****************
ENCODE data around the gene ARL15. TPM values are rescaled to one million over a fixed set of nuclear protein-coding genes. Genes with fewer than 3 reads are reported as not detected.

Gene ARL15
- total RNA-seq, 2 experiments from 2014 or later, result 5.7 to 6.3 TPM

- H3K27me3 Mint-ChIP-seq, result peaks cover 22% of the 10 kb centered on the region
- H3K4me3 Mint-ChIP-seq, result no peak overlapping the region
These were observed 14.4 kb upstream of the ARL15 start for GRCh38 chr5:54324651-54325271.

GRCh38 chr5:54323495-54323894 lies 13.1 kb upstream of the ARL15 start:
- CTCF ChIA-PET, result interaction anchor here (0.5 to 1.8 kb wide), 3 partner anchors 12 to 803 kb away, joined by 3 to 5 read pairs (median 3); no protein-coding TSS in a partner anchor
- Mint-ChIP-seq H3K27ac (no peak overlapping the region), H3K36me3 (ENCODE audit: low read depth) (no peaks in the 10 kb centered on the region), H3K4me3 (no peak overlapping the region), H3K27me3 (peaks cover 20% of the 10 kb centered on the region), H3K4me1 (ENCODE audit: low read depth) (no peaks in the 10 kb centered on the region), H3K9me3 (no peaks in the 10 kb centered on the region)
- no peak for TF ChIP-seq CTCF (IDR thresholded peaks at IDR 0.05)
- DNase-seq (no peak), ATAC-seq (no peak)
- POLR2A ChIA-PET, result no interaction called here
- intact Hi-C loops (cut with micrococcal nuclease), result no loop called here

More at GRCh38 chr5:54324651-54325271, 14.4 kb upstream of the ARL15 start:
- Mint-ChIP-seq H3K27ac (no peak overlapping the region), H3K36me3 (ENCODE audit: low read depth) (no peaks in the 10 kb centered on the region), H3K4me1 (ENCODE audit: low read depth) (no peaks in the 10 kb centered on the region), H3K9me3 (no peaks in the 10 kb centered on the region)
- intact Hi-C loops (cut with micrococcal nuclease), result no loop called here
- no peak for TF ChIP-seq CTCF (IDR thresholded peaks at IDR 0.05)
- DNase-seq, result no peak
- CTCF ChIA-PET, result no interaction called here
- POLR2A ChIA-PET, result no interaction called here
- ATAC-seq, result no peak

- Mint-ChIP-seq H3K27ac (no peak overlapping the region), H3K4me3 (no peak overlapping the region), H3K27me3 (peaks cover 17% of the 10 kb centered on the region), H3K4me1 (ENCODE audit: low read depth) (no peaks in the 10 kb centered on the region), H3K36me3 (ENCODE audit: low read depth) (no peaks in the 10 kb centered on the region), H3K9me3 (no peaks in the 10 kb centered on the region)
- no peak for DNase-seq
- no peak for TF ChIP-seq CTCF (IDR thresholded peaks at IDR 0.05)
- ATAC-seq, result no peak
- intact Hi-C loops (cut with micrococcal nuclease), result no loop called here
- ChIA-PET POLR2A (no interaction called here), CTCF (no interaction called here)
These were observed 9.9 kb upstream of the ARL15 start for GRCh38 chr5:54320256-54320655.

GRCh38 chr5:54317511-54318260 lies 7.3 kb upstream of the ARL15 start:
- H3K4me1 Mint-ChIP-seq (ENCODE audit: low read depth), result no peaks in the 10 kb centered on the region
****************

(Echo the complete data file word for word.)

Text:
ENCODE data around the gene ARL15. TPM values are rescaled to one million over a fixed set of nuclear protein-coding genes. Genes with fewer than 3 reads are reported as not detected.

Gene ARL15
- total RNA-seq, 2 experiments from 2014 or later, result 5.7 to 6.3 TPM

- H3K27me3 Mint-ChIP-seq, result peaks cover 22% of the 10 kb centered on the region
- H3K4me3 Mint-ChIP-seq, result no peak overlapping the region
These were observed 14.4 kb upstream of the ARL15 start for GRCh38 chr5:54324651-54325271.

GRCh38 chr5:54323495-54323894 lies 13.1 kb upstream of the ARL15 start:
- CTCF ChIA-PET, result interaction anchor here (0.5 to 1.8 kb wide), 3 partner anchors 12 to 803 kb away, joined by 3 to 5 read pairs (median 3); no protein-coding TSS in a partner anchor
- Mint-ChIP-seq H3K27ac (no peak overlapping the region), H3K36me3 (ENCODE audit: low read depth) (no peaks in the 10 kb centered on the region), H3K4me3 (no peak overlapping the region), H3K27me3 (peaks cover 20% of the 10 kb centered on the region), H3K4me1 (ENCODE audit: low read depth) (no peaks in the 10 kb centered on the region), H3K9me3 (no peaks in the 10 kb centered on the region)
- no peak for TF ChIP-seq CTCF (IDR thresholded peaks at IDR 0.05)
- DNase-seq (no peak), ATAC-seq (no peak)
- POLR2A ChIA-PET, result no interaction called here
- intact Hi-C loops (cut with micrococcal nuclease), result no loop called here

More at GRCh38 chr5:54324651-54325271, 14.4 kb upstream of the ARL15 start:
- Mint-ChIP-seq H3K27ac (no peak overlapping the region), H3K36me3 (ENCODE audit: low read depth) (no peaks in the 10 kb centered on the region), H3K4me1 (ENCODE audit: low read depth) (no peaks in the 10 kb centered on the region), H3K9me3 (no peaks in the 10 kb centered on the region)
- intact Hi-C loops (cut with micrococcal nuclease), result no loop called here
- no peak for TF ChIP-seq CTCF (IDR thresholded peaks at IDR 0.05)
- DNase-seq, result no peak
- CTCF ChIA-PET, result no interaction called here
- POLR2A ChIA-PET, result no interaction called here
- ATAC-seq, result no peak

- Mint-ChIP-seq H3K27ac (no peak overlapping the region), H3K4me3 (no peak overlapping the region), H3K27me3 (peaks cover 17% of the 10 kb centered on the region), H3K4me1 (ENCODE audit: low read depth) (no peaks in the 10 kb centered on the region), H3K36me3 (ENCODE audit: low read depth) (no peaks in the 10 kb centered on the region), H3K9me3 (no peaks in the 10 kb centered on the region)
- no peak for DNase-seq
- no peak for TF ChIP-seq CTCF (IDR thresholded peaks at IDR 0.05)
- ATAC-seq, result no peak
- intact Hi-C loops (cut with micrococcal nuclease), result no loop called here
- ChIA-PET POLR2A (no interaction called here), CTCF (no interaction called here)
These were observed 9.9 kb upstream of the ARL15 start for GRCh38 chr5:54320256-54320655.

GRCh38 chr5:54317511-54318260 lies 7.3 kb upstream of the ARL15 start:
- H3K4me1 Mint-ChIP-seq (ENCODE audit: low read depth), result no peaks in the 10 kb centered on the region